Thursday 03 December 2020
Select a region

November 2020


<?php echo $ArticleTitle?>

Hardly a week goes by when at least one aspect of the States’ property portfolio is in the public eye. Whether is the future Government HQ, redeveloping the South Hill offices, monetizing the Queen’s gift of the foreshore or...please don’t turn the page...Fort (whisper it quietly) Regent.

Taken together the property owned by the Government (on behalf of you and me) is one of Jersey’s key assets; which also means that it rests neatly in two different boxes: one marked “massive opportunities” and the other labelled only “x” containing bits and bobs which the government is most embarrassed about. Now that’s interesting rummage for a Sunday afternoon.

Anyway, depending on who you ask, various buildings falls into one box or the other; but the man charged with emptying them both into a shiny, new self-locking crate labelled “How the ‘best’ was won”, or alternatively “Deeds which won the (property) empire,” is Tim Daniels.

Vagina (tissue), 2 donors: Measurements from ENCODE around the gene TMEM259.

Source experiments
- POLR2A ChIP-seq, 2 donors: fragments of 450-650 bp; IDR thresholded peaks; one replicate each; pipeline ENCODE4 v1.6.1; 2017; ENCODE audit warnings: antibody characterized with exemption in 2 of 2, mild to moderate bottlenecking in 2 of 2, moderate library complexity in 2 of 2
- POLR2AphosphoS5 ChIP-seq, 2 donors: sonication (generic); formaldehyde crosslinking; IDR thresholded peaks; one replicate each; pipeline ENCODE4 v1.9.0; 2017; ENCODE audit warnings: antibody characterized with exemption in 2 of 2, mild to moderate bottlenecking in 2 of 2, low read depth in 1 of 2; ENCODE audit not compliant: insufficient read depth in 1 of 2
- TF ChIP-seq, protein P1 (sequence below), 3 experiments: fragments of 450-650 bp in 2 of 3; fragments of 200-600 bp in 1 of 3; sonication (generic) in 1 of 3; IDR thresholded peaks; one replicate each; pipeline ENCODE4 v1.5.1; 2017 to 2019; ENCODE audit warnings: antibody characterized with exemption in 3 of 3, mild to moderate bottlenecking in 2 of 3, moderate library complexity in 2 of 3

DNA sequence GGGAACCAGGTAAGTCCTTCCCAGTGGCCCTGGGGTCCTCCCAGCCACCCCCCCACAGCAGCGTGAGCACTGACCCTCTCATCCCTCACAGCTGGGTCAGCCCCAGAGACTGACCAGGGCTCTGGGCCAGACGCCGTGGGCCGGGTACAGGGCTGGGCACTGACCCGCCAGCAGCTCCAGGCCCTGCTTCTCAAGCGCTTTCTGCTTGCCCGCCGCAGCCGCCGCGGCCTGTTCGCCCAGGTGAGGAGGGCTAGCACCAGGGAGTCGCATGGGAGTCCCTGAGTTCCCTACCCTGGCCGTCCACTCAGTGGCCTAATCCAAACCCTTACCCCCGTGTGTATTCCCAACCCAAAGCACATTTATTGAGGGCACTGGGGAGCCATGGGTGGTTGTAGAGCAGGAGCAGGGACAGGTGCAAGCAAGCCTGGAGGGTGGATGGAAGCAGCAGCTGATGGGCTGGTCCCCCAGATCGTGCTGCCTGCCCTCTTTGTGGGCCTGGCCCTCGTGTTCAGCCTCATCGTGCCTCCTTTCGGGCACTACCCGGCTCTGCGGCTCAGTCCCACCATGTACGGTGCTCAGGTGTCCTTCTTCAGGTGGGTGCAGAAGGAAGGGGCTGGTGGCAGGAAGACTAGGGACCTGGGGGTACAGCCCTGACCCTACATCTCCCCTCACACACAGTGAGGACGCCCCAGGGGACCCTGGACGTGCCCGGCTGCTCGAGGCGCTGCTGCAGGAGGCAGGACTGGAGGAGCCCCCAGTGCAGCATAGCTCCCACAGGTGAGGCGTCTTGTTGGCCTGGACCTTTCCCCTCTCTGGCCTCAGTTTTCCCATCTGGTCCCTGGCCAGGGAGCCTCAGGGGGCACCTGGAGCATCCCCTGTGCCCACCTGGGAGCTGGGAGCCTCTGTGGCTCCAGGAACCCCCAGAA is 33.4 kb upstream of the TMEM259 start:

Just as Charlie Parker is charged with reforming our government in terms of culture, structure, process and procedure, Tim Daniels will deliver the physical manifestation of that change in terms of bricks and mortar.

The scale of the task ahead of him, in monetary, cultural and physical terms is massive – you can read how he plans to approach it on page 4.

And that must all be done against the continuing, insidious and boringly sterile backdrop of covid.

Much of our focus has been on shops, restaurants, hotels and bars, and it is fair to say that the hair and beauty sector has felt under-valued. One glance at a recorded Teams meeting from April this year, will show you what an appalling oversight that truly is.

Once we all start to look like peasants from Game of Thrones, you know that the beauty sector is worth is weight in moisturizer, hair trimmers, nail polish and wax. And that’s just me.

In this edition (page 20) Penny Downes sets out how her sector is recovering from lockdown, the precautions they are now taking, and why the future, for them, needs a makeover.

Her argument is that it has taken the covid crisis to really make us understand how valuable personally, socially and economically, their work really is.

Hopefully you are sitting reading this in a local salon, wondering which article to start reading first: if so, just turn the page, and Enjoy Connect.

You have landed on the Bailiwick Express website, however it appears you are based in . Would you like to stay on the site, or visit the site?